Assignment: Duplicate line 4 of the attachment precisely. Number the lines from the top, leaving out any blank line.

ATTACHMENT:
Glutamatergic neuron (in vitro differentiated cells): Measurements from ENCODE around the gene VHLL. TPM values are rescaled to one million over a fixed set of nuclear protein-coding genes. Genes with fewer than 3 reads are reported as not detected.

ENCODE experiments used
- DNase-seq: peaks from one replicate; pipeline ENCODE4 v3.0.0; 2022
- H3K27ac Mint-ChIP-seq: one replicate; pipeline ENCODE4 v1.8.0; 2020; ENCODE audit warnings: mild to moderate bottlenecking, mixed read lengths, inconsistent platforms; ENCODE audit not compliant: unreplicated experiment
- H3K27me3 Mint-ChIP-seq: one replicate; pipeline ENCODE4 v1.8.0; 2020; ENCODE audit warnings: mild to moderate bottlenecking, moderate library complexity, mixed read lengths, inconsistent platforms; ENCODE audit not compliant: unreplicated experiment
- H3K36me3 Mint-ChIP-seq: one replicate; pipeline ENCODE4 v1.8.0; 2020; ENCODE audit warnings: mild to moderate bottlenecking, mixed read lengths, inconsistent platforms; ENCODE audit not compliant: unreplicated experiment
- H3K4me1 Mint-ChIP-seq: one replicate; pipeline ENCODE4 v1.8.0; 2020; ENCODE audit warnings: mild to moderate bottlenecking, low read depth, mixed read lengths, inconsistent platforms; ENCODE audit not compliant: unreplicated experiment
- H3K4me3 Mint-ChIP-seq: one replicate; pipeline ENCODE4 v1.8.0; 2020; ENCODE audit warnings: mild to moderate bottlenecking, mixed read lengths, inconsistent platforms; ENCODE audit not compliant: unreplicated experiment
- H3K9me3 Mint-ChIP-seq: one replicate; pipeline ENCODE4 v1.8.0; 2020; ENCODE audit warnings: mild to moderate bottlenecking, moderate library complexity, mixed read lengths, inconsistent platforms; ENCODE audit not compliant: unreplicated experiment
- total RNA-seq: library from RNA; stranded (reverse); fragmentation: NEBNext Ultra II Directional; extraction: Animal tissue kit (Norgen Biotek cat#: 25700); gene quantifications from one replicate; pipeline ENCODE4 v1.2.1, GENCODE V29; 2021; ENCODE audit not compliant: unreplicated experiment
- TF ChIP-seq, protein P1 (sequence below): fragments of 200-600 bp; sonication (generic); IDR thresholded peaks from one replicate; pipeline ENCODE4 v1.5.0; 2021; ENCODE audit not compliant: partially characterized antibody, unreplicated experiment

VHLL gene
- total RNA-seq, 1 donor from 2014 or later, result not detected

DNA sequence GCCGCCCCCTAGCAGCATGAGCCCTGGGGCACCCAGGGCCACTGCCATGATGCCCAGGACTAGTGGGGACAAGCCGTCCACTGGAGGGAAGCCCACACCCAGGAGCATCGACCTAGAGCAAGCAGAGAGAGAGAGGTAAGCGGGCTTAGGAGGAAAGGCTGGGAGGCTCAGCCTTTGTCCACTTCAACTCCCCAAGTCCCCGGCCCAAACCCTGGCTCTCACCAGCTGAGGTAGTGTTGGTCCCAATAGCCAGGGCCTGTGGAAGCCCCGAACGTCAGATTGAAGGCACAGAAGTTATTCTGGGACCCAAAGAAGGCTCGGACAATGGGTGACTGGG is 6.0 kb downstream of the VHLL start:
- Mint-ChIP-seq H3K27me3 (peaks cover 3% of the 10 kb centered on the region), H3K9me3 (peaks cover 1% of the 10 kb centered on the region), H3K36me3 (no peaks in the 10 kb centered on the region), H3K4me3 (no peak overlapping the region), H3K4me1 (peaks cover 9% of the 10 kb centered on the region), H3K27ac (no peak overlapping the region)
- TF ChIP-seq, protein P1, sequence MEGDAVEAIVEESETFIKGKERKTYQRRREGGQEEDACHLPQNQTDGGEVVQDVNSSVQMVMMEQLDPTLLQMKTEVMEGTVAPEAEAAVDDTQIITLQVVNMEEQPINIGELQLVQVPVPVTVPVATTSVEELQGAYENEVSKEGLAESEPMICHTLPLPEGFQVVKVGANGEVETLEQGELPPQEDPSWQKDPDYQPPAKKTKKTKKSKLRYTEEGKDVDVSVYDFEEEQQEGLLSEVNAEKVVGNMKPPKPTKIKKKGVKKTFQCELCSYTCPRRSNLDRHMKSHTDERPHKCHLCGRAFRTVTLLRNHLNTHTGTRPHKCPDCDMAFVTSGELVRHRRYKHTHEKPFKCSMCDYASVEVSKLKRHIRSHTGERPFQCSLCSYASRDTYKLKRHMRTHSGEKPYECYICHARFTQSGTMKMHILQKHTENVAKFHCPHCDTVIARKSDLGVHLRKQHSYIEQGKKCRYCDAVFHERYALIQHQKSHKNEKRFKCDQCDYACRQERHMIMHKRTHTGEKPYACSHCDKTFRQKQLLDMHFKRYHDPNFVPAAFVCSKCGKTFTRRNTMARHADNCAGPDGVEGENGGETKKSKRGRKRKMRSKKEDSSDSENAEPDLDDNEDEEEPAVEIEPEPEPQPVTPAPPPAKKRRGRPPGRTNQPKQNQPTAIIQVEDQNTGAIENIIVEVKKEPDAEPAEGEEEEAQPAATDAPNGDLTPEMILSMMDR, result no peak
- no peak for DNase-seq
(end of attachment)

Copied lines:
- H3K27ac Mint-ChIP-seq: one replicate; pipeline ENCODE4 v1.8.0; 2020; ENCODE audit warnings: mild to moderate bottlenecking, mixed read lengths, inconsistent platforms; ENCODE audit not compliant: unreplicated experiment